Kelly the Robot Helps Kids Tackle Autism
Small study found they tended to do better at developing social skills when this 'co-therapist' was used
The NAO H25 "Academic Edition" rings up at about $16,000. (Diehl said the study was funded by government and private grants, not the manufacturer.)
The researchers had 19 kids aged 6 to 13 complete 12 behavioral therapy sessions, where a therapist worked with the child on social skills. Half of the sessions involved the robot, named Kelly, which was wheeled out so the child could practice conversing with her, while the therapist stood by.
"So the child might say, 'Hi Kelly, how are you?'" Diehl explained. "Then Kelly would say, 'Fine. What did you do today?'" During the non-Kelly sessions, another person entered the room and carried on the same conversation with the child that the robot would have.
On average, Diehl's team found, kids made bigger gains from the sessions that included Kelly -- based on both their interactions with their therapists, and their parents' reports.
"There was one child who, when his dad came home from work, asked him how his day was," Diehl said. "He'd never done that before."
Still, he stressed that while the robot sessions seemed more successful on average, the children varied widely in their responses to Kelly. Going forward, Diehl said, it will be important to figure out whether there are certain kids with ASDs more likely to benefit from a robot co-therapist.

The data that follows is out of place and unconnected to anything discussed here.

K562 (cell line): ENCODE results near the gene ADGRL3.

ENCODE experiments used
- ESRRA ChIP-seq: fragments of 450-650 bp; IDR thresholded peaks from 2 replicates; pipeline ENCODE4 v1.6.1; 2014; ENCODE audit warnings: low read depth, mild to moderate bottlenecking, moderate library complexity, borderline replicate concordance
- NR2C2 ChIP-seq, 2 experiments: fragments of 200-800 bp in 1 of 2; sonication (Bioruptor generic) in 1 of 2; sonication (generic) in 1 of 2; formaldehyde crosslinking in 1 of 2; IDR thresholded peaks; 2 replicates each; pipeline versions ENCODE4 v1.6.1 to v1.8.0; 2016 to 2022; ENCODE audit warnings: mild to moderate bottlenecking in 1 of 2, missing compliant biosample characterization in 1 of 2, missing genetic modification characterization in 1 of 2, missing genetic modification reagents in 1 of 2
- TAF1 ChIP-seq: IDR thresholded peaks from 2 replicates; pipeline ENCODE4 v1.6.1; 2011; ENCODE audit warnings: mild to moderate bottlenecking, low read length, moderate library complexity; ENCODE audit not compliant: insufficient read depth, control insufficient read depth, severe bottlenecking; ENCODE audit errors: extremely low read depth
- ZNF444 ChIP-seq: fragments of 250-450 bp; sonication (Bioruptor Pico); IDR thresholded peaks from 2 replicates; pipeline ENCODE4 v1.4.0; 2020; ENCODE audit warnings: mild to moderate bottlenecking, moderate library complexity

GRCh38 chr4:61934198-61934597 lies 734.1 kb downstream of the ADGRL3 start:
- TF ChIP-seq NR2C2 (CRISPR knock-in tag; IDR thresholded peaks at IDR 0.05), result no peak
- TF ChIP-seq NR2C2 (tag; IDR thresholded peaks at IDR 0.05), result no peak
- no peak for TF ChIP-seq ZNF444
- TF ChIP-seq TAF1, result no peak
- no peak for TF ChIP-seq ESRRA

Dawson agreed that there is no one-size-fits-all ASD therapy. "Any therapy for a person with an ASD has to be individualized," she said. The idea with any technology, she added, is to give therapists and doctors extra "tools" to work with.
A separate study presented at the same meeting looked at another type of tool. Researchers had 60 "minimally verbal" children with ASDs attend two "play-based" sessions per week, aimed at boosting their ability to speak and gesture. Half of the kids were also given a "speech-generating device," like an iPad.
Three and six months later, children who worked with the devices were able to say more words and were quicker to take up conversational skills.
Dawson said the robot and iPad studies are just part of the growing body of research into how technology can not only aid in ASD therapies, but also help doctors diagnose the disorders or help parents manage at home.
But both Diehl and Dawson stressed that no robot or iPad is intended to stand in for human connection. The idea, after all, is to enhance kids' ability to communicate and have relationships, Dawson noted. "Technology will never take the place of people," she said.
The data and conclusions of research presented at meetings should be viewed as preliminary until published in a peer-reviewed journal.